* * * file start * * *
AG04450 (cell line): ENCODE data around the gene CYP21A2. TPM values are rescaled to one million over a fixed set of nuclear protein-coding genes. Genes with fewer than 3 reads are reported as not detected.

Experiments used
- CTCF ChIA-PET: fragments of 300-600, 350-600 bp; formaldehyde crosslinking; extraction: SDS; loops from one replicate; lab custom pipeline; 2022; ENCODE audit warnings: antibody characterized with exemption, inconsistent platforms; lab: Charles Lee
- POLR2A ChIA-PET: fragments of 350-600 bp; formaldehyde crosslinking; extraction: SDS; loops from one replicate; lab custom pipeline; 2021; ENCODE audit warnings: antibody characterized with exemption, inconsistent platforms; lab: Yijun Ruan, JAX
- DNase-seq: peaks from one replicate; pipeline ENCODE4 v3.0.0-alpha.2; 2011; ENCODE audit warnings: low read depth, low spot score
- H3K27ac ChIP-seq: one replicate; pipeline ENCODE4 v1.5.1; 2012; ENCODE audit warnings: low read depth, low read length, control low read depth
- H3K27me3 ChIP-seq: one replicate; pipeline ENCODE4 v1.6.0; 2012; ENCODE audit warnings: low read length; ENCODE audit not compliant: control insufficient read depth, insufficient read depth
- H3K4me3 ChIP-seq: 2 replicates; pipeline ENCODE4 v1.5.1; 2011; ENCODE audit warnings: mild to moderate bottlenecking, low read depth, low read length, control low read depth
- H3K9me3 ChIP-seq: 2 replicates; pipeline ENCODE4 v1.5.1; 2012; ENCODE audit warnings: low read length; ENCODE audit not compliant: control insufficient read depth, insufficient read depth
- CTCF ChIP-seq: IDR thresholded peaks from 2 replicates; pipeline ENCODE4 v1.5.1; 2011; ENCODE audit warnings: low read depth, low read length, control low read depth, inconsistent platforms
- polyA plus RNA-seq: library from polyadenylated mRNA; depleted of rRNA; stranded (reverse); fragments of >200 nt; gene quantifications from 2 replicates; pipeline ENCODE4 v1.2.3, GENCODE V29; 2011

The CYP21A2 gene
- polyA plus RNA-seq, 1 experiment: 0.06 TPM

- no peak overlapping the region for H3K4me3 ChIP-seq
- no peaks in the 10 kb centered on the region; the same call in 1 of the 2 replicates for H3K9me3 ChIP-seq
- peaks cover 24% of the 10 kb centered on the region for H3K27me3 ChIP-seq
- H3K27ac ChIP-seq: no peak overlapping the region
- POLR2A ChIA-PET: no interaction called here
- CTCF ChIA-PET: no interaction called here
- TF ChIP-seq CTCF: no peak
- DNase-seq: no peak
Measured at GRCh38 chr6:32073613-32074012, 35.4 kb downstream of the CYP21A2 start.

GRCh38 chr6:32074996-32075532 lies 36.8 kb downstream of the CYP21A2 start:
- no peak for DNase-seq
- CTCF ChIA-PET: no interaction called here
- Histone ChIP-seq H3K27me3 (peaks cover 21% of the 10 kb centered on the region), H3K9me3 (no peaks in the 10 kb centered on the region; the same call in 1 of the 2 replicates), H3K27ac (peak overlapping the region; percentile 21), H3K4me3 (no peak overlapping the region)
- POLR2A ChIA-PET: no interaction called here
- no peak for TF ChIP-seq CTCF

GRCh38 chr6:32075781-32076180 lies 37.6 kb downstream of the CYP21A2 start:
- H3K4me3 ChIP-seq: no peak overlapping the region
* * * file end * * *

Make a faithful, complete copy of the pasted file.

AG04450 (cell line): ENCODE data around the gene CYP21A2. TPM values are rescaled to one million over a fixed set of nuclear protein-coding genes. Genes with fewer than 3 reads are reported as not detected.

Experiments used
- CTCF ChIA-PET: fragments of 300-600, 350-600 bp; formaldehyde crosslinking; extraction: SDS; loops from one replicate; lab custom pipeline; 2022; ENCODE audit warnings: antibody characterized with exemption, inconsistent platforms; lab: Charles Lee
- POLR2A ChIA-PET: fragments of 350-600 bp; formaldehyde crosslinking; extraction: SDS; loops from one replicate; lab custom pipeline; 2021; ENCODE audit warnings: antibody characterized with exemption, inconsistent platforms; lab: Yijun Ruan, JAX
- DNase-seq: peaks from one replicate; pipeline ENCODE4 v3.0.0-alpha.2; 2011; ENCODE audit warnings: low read depth, low spot score
- H3K27ac ChIP-seq: one replicate; pipeline ENCODE4 v1.5.1; 2012; ENCODE audit warnings: low read depth, low read length, control low read depth
- H3K27me3 ChIP-seq: one replicate; pipeline ENCODE4 v1.6.0; 2012; ENCODE audit warnings: low read length; ENCODE audit not compliant: control insufficient read depth, insufficient read depth
- H3K4me3 ChIP-seq: 2 replicates; pipeline ENCODE4 v1.5.1; 2011; ENCODE audit warnings: mild to moderate bottlenecking, low read depth, low read length, control low read depth
- H3K9me3 ChIP-seq: 2 replicates; pipeline ENCODE4 v1.5.1; 2012; ENCODE audit warnings: low read length; ENCODE audit not compliant: control insufficient read depth, insufficient read depth
- CTCF ChIP-seq: IDR thresholded peaks from 2 replicates; pipeline ENCODE4 v1.5.1; 2011; ENCODE audit warnings: low read depth, low read length, control low read depth, inconsistent platforms
- polyA plus RNA-seq: library from polyadenylated mRNA; depleted of rRNA; stranded (reverse); fragments of >200 nt; gene quantifications from 2 replicates; pipeline ENCODE4 v1.2.3, GENCODE V29; 2011

The CYP21A2 gene
- polyA plus RNA-seq, 1 experiment: 0.06 TPM

- no peak overlapping the region for H3K4me3 ChIP-seq
- no peaks in the 10 kb centered on the region; the same call in 1 of the 2 replicates for H3K9me3 ChIP-seq
- peaks cover 24% of the 10 kb centered on the region for H3K27me3 ChIP-seq
- H3K27ac ChIP-seq: no peak overlapping the region
- POLR2A ChIA-PET: no interaction called here
- CTCF ChIA-PET: no interaction called here
- TF ChIP-seq CTCF: no peak
- DNase-seq: no peak
Measured at GRCh38 chr6:32073613-32074012, 35.4 kb downstream of the CYP21A2 start.

GRCh38 chr6:32074996-32075532 lies 36.8 kb downstream of the CYP21A2 start:
- no peak for DNase-seq
- CTCF ChIA-PET: no interaction called here
- Histone ChIP-seq H3K27me3 (peaks cover 21% of the 10 kb centered on the region), H3K9me3 (no peaks in the 10 kb centered on the region; the same call in 1 of the 2 replicates), H3K27ac (peak overlapping the region; percentile 21), H3K4me3 (no peak overlapping the region)
- POLR2A ChIA-PET: no interaction called here
- no peak for TF ChIP-seq CTCF

GRCh38 chr6:32075781-32076180 lies 37.6 kb downstream of the CYP21A2 start:
- H3K4me3 ChIP-seq: no peak overlapping the region